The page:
This summer, seven Armour College of Engineering undergraduate students and three mentors traveled to San Claudio, Nicaragua to implement compostable latrines and a handwashing station for a primary school that housed roughly 60 children. The team represents the Engineers Without Borders Chapter at Illinois Institute of Technology (EWB-IIT) and consisted of: Michael He (CE, 4th Year), Oscar Guzman (CHE, 4th Year), Arturo Melchor (AE, 4th Year), Nina Townley (ARCE, 4th Year), Daniel Rodirguez (ME 4th Year), Judy Wu (ME, 3rd Year) and Sayeed Mohammed (ME, 2nd year). The group’s mentors included Armour Alumni Christine Freisinger (ARCE ’02), James Lewan (ARCE ’06, M.A.S. STE ’08) and Akshar Patel (CE ’13).
EWB-IIT originally came to San Claudio in 2013 with the task of designing a vehicular bridge. After assessing the plan and analyzing the hydrology study during their trip last summer, it was concluded that the magnitude and cost of such a project was out of the scope for a student program. Students then held a community meeting with the mayor of the local municipality to explain the closing out of the bridge project and to answer any questions. The end of the bridge project marked the start of the engineering student’s efforts to improve sanitation in the village through the latrine project.
The community of San Claudio had identified sanitation as a problem in their daily practices. In past assessment trips EWB-IIT identified that cross-contamination had been occurring between the communities well water and filtered water. To address the issue, students proposed building a latrine and handwashing station to improve sanitation. The engineering students provided the community with plans outlining various latrine types so they could choose which would best suit their needs. As the group’s 2015 trip concluded, the community had selected a compostable latrine design, and the students flew back to Chicago and began to plan the community’s latrine and handwashing station.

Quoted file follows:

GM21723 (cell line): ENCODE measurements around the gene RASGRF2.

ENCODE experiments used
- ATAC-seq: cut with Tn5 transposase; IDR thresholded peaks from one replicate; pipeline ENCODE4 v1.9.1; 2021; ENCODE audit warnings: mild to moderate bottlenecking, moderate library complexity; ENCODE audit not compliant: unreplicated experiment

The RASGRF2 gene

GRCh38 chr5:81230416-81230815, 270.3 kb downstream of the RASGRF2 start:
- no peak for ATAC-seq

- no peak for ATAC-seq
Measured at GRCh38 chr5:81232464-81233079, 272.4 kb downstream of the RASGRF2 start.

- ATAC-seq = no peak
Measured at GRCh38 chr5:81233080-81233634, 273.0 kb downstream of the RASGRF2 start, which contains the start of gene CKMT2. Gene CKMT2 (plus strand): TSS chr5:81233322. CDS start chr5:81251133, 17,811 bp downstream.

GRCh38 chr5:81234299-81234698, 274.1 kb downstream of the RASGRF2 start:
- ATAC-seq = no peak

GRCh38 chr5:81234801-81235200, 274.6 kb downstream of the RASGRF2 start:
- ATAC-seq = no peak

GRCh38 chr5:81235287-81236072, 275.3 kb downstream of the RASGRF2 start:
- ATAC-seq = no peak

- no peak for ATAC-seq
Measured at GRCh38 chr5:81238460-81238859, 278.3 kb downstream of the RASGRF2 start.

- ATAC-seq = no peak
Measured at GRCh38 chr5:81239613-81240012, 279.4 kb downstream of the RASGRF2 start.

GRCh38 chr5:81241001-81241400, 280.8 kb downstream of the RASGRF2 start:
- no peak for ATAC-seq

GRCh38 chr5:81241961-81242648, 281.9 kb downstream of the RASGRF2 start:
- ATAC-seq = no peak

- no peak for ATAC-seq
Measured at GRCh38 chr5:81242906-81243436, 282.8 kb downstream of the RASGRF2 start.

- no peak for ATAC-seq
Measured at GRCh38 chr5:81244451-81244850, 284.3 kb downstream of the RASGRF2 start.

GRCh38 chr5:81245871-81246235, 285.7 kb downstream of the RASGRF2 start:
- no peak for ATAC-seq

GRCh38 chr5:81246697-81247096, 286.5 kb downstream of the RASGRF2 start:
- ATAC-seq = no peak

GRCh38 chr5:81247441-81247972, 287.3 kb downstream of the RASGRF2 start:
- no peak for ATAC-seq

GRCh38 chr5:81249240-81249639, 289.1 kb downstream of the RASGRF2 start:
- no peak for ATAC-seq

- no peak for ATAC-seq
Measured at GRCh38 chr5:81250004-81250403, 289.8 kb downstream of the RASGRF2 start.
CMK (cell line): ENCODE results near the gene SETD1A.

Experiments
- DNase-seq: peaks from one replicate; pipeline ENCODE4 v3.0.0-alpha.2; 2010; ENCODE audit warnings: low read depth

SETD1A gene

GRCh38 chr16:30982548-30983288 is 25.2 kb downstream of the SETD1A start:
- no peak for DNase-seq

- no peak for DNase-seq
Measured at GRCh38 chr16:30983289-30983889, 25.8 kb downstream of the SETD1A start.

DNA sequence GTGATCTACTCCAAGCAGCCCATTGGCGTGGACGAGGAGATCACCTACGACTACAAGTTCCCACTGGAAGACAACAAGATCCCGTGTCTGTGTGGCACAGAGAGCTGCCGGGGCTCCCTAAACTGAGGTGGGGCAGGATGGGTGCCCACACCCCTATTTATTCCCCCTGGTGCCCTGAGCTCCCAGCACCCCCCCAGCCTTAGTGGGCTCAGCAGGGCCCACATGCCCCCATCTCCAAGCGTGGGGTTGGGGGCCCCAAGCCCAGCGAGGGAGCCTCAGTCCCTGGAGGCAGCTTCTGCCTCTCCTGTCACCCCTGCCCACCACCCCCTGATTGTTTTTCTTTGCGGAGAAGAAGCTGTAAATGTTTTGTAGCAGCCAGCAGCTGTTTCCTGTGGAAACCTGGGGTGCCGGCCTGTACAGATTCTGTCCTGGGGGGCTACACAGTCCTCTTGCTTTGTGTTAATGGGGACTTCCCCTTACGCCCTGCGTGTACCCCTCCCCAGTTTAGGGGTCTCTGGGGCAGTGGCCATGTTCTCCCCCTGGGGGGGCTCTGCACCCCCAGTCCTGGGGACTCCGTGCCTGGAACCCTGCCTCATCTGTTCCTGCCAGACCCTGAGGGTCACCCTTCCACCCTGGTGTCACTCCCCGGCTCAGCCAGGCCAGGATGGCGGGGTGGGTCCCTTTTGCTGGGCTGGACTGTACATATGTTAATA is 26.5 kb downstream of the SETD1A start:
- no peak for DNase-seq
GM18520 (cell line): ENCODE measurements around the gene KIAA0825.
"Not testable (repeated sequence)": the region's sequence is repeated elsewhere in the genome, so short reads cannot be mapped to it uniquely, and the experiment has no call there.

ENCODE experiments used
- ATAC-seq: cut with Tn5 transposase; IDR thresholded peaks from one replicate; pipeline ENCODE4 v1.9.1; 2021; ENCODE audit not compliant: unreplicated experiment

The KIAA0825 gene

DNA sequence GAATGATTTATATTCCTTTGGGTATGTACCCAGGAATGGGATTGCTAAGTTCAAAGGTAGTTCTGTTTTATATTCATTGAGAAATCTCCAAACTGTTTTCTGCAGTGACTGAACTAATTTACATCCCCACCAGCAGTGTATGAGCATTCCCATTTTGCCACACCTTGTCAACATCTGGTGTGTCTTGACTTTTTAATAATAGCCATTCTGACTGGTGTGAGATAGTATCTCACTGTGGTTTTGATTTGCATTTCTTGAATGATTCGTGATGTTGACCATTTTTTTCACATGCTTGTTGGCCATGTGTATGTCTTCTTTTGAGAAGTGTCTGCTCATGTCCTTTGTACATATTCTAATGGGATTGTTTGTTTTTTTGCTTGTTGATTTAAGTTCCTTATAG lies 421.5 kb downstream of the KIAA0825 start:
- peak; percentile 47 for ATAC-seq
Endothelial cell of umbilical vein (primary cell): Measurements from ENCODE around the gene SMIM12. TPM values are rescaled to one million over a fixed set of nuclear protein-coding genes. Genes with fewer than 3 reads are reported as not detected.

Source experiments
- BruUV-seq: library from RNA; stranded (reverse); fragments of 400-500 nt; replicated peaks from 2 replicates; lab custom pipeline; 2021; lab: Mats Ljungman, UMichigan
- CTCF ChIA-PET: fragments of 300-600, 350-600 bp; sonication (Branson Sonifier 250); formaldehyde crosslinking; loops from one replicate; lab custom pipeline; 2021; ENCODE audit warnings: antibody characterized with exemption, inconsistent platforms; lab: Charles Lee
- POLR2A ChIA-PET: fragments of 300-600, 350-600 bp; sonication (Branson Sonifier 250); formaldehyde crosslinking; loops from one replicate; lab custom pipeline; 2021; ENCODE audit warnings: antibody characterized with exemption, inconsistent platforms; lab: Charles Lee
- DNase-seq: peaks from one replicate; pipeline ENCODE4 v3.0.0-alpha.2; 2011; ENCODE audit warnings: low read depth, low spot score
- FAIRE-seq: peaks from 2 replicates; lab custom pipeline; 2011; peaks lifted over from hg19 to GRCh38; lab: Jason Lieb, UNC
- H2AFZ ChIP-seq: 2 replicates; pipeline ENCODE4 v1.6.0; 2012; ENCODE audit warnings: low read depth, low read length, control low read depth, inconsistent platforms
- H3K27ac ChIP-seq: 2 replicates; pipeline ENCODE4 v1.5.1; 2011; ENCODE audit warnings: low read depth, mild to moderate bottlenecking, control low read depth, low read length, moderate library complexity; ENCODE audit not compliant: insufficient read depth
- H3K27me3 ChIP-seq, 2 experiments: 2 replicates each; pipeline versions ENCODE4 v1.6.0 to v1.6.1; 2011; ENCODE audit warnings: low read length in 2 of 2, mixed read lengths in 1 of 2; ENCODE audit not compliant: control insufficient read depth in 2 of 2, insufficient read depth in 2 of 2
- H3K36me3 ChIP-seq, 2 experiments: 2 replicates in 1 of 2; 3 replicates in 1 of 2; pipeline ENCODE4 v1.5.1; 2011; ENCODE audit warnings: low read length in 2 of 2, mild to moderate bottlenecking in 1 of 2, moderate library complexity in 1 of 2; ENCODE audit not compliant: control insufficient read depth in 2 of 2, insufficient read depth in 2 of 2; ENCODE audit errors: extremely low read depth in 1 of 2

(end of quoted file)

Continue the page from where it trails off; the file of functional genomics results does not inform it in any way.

Throughout the 2015 - 2016 academic year, students worked passionately to design the optimal latrine and handwashing station for the people of San Claudio. Numerous calculations and CAD renderings were completed to ensure the safety and sustainability of each structure. The mentors were involved throughout the process reviewing reports and advising the students through the design process.
Engineering students working to build a compostable latrine
Upon arrival in San Claudio this summer, the students met with the contractor to discuss the site layout and ensure the design plans were finalized before the start of construction. The next day the engineering students, contractor, and community members started to build the latrine. Each student had a hand in digging the base, leveling out a strong foundation, mixing concrete, and applying mortar for the walls.